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How to Build a Healthy Relationship with your Ex’s New Partner

Divorce ends marriages. It does not necessarily end relationships, especially not when there are children involved. In fact, it can lead to new relationships and not necessarily ones that you’ll like, at least not at first.

How to build a healthy relationship with your ex's new partner

The fundamental purpose of divorce is to allow individuals to move on with their lives and in many cases, that’s going to involve finding new partners. These new partners are probably going to play an important role in your children’s lives, so as a minimum, it will be very helpful to have a good working relationship with them.

Here are some hints as to how to make this happen.

Try to see the situation from their point of view

Your ex’s new partner is not a parent to your children, but they are going to be seeing a lot of them so it’s best for all concerned (including you) that they have a good relationship with them.

What this means in practice will depend on a lot of factors. For some people, it will essentially be a case of, “OK you do your thing and I’ll do mine and we’ll just accept each other”.

Others will want to be more involved with your children’s lives, seeing them as an extension of their partner and in some cases, your ex’s new partner may need to be more involved with your children’s lives to resolve childcare issues.

Clear your mind of any “wicked stepmother/stepfather” images

Yes there are some bad people out there and yes there are certainly instances where new partners are abusive towards children from a previous relationship.

In reality, however, this is a tiny minority of people. The vast majority of people try to be at least reasonable to children even if they’re not actively fond of them.

Where issues might arise is where a new partner is inexperienced with children in general and/or when your children play up, either inadvertently or deliberately, because they resent the new partner, not necessarily because of anything the new partner has done but because they are not you.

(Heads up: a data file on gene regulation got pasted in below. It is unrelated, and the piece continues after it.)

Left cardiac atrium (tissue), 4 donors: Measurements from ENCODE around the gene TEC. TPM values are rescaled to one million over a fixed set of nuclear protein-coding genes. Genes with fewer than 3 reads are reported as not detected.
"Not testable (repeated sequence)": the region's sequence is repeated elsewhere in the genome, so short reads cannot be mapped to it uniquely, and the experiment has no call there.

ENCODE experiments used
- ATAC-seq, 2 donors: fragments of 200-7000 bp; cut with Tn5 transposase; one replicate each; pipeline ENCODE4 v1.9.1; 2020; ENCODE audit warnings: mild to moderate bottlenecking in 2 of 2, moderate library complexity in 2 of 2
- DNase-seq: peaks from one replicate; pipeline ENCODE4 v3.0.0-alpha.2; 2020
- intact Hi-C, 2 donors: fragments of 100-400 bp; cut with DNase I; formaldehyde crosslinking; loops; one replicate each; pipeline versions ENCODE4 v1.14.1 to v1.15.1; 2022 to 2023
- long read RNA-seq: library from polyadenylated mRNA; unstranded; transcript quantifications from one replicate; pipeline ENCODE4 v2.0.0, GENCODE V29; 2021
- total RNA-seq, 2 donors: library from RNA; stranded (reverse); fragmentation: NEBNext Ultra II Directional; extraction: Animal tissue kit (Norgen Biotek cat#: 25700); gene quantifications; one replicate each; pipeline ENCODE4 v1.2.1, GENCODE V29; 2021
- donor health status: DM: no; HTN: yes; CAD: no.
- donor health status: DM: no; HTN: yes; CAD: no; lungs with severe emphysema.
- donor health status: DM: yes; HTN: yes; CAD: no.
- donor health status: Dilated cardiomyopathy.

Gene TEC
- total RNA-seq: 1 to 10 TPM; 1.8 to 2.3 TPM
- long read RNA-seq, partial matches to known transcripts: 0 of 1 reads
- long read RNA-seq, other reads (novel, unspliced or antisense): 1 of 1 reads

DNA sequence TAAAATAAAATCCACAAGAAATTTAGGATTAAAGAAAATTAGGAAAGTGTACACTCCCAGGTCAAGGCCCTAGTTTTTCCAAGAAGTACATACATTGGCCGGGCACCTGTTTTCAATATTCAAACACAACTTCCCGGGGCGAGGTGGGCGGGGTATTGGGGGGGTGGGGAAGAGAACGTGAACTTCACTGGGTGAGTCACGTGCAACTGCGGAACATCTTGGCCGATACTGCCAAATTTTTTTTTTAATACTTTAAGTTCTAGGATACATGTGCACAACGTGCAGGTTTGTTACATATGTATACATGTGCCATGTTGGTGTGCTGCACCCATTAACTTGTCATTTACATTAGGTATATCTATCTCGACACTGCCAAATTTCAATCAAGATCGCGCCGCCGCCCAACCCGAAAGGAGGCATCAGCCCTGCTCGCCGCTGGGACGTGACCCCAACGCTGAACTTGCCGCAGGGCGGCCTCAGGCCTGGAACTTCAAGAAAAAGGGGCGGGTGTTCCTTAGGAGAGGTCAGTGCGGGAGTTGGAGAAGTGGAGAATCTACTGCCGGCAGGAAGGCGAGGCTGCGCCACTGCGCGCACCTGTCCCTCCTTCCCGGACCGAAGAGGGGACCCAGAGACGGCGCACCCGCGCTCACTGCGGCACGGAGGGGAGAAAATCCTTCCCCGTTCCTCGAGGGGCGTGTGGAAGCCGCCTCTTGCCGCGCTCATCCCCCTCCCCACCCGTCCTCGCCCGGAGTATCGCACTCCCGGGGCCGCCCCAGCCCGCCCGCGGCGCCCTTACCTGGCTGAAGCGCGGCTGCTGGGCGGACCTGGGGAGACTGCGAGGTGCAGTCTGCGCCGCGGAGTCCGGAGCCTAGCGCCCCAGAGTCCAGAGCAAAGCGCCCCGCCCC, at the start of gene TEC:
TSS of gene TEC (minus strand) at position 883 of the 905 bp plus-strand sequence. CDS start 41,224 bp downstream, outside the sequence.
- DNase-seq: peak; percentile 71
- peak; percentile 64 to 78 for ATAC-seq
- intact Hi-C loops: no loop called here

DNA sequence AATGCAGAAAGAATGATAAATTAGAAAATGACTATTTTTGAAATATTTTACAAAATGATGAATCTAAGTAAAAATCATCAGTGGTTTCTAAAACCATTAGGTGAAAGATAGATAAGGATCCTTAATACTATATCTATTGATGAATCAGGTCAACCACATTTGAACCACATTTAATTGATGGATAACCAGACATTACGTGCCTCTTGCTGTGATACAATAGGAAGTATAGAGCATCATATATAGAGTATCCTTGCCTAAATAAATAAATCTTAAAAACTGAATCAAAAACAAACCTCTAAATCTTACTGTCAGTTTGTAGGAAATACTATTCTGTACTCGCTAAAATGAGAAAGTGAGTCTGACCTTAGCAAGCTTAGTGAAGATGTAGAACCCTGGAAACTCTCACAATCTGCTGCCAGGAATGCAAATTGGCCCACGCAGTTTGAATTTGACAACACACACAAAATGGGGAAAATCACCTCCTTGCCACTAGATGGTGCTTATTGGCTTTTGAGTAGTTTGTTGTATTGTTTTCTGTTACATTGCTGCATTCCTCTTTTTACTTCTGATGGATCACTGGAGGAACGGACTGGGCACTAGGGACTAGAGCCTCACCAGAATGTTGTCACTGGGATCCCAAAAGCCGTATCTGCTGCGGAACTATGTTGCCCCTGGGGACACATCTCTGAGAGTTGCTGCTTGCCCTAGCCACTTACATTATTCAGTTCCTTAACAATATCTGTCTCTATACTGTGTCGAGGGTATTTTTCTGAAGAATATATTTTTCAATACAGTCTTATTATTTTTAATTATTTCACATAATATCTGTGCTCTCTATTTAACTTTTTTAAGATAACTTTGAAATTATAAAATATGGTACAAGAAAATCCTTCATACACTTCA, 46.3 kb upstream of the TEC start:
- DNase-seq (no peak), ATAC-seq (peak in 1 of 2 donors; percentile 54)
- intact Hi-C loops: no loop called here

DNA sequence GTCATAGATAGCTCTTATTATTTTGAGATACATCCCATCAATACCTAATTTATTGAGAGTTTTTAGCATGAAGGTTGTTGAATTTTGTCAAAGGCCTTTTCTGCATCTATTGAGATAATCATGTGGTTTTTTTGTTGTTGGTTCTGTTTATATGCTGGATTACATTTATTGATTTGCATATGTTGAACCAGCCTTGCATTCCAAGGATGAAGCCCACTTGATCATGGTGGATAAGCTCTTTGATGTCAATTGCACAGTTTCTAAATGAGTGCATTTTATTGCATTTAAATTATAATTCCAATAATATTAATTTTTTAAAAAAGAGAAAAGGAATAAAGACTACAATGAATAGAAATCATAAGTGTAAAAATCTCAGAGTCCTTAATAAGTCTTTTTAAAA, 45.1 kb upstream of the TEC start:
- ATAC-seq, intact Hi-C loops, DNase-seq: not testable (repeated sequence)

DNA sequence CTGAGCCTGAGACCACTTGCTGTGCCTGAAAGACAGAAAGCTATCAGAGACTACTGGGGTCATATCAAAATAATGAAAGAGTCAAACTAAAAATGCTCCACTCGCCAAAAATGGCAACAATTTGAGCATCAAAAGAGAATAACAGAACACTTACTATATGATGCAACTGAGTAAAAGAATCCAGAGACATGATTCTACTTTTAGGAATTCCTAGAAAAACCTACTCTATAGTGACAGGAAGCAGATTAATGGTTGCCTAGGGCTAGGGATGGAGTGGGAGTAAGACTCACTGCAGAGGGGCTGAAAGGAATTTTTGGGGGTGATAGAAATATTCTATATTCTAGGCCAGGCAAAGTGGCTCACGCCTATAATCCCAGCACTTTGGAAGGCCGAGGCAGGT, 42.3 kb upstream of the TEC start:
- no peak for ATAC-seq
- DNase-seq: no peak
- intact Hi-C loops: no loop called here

Work your ex’s new partner into your “rulebook” for dealing with your children 

There is absolutely no point in denying reality and a whole lot to be said for just accepting it and seeing what you can do to make it work for you and your children (and your ex and their new partner too).

First of all, you need to work out the extent to which your ex’s new partner is willing to be involved in your children’s lives. This may change over time, but since your arrangements for looking after your children will need to be reassessed periodically anyway, this shouldn’t be an issue. Then you can start looking at the practicalities of accommodating everyone’s preferences, at least as far as possible.

If you approach this exercise with an open mind, you may actually find that your ex’s new partner could actually be a major benefit to everyone, especially if they are able and willing to take on some child-caring responsibilities. You may even come to see them as a valued friend.

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If you require any further specific information, in regards to family mediation please contact our mediation specialists who will be happy to answer any of your questions. Get in touch via phone, email or through our contact form.

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